Matthew Bunny is from International Department. [*]

Zhu (2016), Elliott, Kroeber and Qiao (2015) and Cong, Gao, Ponticelli and Yang (2019) are other notable studies in the large literature exploring the prevalence of implicit guarantees in China. [1]

This analysis does not account for possible differences in the funding composition of SOEs and private enterprises given limited visibility over these data. [2]

Some of these tools include the targeted reserve requirement ratio, targeted medium-term lending facility and relending and rediscount facilities. [3]

The People's Bank of China (PBC) increased relending and rediscounting quotas and cut the targeted reserve requirement ratio. The PBC also created two new funding facilities: one to support banks in extending the repayment deadlines for MSE loans and the second to fund local banks' MSE lending (PBC 2020). The PBC expects the program to support up to CNY 1 trillion of unsecured MSE loans. [4]

This analysis focuses on private sector firm's access to external funding sources. Historically, retained earnings have also been an important funding source for private firms. For a more detailed discussion of this issue, see Lardy (2016). [5]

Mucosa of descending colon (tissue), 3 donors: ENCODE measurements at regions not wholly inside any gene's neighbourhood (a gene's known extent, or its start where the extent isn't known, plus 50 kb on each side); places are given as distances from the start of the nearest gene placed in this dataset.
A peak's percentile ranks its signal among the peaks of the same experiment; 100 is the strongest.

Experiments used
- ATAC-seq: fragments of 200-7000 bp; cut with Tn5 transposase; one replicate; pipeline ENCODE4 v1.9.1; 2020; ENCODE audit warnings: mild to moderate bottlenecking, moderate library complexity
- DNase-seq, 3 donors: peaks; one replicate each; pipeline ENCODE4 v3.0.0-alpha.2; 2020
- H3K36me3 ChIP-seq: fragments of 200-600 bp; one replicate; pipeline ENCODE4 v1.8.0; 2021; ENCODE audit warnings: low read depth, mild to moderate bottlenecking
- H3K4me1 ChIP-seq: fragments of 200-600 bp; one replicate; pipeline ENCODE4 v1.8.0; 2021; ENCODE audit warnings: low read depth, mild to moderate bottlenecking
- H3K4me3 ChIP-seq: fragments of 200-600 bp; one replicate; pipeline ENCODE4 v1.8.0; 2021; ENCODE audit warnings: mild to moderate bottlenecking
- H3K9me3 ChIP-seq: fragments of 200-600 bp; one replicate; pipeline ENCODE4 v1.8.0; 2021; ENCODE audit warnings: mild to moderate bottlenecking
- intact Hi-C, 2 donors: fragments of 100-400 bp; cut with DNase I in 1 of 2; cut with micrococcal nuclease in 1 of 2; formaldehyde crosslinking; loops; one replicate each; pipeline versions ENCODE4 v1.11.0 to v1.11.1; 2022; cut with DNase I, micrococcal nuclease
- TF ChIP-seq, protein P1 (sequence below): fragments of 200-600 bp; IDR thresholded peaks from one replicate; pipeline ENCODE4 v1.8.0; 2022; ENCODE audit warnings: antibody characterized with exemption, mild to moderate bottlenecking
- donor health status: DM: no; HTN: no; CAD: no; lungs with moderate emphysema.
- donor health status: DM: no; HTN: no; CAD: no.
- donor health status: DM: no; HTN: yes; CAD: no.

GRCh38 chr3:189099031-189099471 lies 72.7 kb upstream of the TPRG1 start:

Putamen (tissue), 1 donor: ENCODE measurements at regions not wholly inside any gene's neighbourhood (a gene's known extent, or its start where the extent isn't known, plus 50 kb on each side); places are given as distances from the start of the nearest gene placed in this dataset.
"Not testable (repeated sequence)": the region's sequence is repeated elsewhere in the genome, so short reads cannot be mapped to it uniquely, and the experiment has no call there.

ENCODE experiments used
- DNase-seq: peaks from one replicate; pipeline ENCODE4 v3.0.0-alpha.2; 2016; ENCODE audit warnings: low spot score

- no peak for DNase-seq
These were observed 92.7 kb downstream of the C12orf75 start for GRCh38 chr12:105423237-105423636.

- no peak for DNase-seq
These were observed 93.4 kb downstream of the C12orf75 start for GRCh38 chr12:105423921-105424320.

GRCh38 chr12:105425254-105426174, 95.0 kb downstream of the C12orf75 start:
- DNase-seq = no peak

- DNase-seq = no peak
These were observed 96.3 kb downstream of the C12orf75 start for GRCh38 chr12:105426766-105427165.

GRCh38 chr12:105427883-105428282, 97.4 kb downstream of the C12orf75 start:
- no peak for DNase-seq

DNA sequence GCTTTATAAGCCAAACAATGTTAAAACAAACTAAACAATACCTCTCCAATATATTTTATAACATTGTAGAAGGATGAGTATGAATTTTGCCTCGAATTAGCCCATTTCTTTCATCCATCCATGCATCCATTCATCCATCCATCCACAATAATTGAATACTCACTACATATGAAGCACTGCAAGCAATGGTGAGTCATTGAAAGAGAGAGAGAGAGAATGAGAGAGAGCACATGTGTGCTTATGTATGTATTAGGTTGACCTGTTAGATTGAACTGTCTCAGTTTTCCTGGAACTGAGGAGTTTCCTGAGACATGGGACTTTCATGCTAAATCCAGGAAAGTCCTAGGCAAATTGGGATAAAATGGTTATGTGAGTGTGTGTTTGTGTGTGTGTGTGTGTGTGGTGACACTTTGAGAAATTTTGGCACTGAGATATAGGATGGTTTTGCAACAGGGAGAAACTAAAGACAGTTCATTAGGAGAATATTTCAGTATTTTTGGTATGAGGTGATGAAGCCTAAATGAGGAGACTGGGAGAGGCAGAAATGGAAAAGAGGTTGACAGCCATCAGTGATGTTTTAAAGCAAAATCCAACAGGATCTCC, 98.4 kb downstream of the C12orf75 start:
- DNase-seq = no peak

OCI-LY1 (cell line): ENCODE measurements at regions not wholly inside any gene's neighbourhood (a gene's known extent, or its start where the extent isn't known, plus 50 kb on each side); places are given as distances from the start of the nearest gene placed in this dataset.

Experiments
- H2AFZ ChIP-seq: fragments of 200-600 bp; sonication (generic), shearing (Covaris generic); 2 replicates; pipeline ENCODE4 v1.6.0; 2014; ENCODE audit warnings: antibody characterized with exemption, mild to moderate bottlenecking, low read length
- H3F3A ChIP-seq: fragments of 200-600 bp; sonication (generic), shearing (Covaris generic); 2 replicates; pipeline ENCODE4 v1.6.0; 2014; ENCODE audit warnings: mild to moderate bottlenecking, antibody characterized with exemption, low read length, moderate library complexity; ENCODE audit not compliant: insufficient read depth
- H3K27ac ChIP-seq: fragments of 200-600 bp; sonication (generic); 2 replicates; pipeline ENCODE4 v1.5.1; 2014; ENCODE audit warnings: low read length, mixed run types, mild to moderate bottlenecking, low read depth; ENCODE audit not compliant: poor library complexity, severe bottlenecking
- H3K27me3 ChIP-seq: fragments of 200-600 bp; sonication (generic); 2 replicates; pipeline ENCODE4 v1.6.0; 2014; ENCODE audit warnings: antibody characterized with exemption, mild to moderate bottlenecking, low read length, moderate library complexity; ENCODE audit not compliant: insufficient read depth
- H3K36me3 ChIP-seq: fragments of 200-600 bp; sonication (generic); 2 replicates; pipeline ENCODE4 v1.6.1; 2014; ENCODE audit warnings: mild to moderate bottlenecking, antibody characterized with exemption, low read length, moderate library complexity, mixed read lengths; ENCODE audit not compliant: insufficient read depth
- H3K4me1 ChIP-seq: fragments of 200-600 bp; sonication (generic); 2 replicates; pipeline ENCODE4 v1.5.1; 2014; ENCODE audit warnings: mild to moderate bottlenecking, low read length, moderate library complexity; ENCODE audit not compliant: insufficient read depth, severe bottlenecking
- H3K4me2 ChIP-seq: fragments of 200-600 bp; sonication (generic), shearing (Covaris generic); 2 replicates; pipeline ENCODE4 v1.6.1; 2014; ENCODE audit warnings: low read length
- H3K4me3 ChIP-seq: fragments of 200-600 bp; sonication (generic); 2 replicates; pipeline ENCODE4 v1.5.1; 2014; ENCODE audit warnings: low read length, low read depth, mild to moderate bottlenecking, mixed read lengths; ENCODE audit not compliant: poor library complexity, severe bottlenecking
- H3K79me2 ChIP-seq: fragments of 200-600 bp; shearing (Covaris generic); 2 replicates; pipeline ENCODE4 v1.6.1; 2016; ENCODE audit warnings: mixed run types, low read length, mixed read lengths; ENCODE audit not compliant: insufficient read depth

China has a complex firm classification system which varies across official data sources. The National Bureau of Statistics' China Statistical Yearbook defines eight types of ownership, with varying degrees of state funding and supervision (NBS 2019). However, financial market data are generally not published with the same granularity. In this analysis, SOEs cover public enterprises, central SOEs and local SOEs, as defined by WIND Information. Private firms includes only private enterprises. Foreign companies and firms where the extent of government involvement is less clear, like collectively-owned enterprises, are excluded. [6]